DNS has, unfortunately, always had some inherent weaknesses because it’s transported in plain text. DNSSEC has never attempted to address that (crazy, I know). Encrypting all DNS traffic means a fundamental change to the security of the system on the whole and a strong improvement.It doesn’t work at all on my Mac connected via my Time Capsule. Perhaps it was meant to be used on public Wi-Fi hotspots? Encrypting DNS

Had a bit of a scare this morning while reading my feeds. I clicked on a link to the a New York Times article and was presented with this message:

So my first thought was I clicked on the wrong link. I tried it again and got the same message. Now I was worried. Was my MacBook hacked? Was my router compromised. I switched from NewNewsReader to Safari was able to get to the Apple web site. I then did a Google search on Patriot Media and DNS and found an entry on broadbandreports.com forum. Apparently the cable company had an issue with DNS early this morning for a short period of time. I was able to reset my router and things are now fine.

If you have a home network with more than one computer and you have kids you may want to take a look at OpenDNS. OpenDNS is a service that allow me to control what sort of web sites the computers on my network are allowed to visit.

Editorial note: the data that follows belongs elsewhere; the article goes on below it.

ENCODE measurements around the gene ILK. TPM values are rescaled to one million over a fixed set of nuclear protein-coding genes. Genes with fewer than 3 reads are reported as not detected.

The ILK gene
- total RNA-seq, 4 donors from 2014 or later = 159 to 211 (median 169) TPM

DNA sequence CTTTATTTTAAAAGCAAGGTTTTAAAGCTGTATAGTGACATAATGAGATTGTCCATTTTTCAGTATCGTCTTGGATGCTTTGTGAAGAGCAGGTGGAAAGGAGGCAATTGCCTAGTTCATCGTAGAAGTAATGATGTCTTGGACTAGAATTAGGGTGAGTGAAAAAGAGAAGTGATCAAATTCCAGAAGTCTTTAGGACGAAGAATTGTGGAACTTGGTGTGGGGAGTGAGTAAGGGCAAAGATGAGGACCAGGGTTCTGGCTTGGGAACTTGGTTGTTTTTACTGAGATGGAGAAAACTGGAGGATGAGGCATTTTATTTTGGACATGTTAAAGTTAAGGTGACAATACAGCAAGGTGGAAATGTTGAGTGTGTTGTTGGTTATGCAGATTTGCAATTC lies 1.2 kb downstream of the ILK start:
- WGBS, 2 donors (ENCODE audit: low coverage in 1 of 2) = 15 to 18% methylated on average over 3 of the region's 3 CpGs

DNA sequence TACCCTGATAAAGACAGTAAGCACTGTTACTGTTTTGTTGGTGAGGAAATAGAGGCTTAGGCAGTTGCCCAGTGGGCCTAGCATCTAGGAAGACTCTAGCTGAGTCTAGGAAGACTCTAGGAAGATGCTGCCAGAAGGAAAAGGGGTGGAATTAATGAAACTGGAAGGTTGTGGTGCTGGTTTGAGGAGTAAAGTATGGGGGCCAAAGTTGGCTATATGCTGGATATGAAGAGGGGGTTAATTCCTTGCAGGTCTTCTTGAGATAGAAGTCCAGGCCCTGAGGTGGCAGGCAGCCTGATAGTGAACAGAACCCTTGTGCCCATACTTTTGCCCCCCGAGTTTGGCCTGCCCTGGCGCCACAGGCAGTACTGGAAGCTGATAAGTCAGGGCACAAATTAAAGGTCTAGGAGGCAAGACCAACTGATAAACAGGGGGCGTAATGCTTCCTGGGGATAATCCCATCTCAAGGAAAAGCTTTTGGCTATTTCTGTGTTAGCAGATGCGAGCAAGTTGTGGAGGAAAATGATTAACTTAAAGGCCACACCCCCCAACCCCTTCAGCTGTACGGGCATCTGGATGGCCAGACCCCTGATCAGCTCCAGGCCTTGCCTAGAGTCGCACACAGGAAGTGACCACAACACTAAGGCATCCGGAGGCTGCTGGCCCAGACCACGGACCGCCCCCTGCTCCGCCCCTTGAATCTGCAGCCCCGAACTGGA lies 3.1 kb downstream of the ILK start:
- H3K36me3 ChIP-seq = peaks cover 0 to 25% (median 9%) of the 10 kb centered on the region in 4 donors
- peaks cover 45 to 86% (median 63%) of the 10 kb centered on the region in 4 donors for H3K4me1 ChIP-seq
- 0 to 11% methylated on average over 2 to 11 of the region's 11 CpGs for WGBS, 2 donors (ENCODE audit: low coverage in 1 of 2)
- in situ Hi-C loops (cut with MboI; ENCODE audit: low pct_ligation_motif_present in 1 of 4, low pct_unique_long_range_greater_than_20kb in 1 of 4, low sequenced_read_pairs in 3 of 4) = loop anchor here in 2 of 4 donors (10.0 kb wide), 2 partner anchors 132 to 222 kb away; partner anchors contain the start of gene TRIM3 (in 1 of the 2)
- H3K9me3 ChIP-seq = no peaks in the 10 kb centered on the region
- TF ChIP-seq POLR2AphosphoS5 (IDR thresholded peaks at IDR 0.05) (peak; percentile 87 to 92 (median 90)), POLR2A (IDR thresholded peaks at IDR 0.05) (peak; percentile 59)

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OpenDNS protects millions of people a day across hundreds of thousands of schools, businesses and homes as they navigate the Internet. We block phishing sites and give you the power to block adult sites, proxies and individual domains.

There is no software to install. To use OpenDNS I configured the DNS settings in my LinkSys router to use the name servers provided by OpenDNS; ( 208.67.222.222 and 208.67.220.220 ). The web site provided detailed but simple instructions on how to do so. I could also have configured just a single computer or if I were a small business setup my internal name servers to use OpenDNS.

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To use the web filtering features of OpenDNS it was necessary to create an account. Once my account was created I could then specify which types of site I wanted to block, create a white list of sites I wanted to allow, and also add additional sites I wanted to restrict. Filter rules can be applied to an entire network, a single computer in a network, or multiple networks. I setup my brother-in-laws home network under my account but I have applied different filter rules to each network.

OpenDNS has a lot of other cool features but my favourite is the stats page. From here I can see how much traffic flows out from my home network as well as which sites are most popular and which are being blocked. Yikes! Looks like I need to spend some more time offline.

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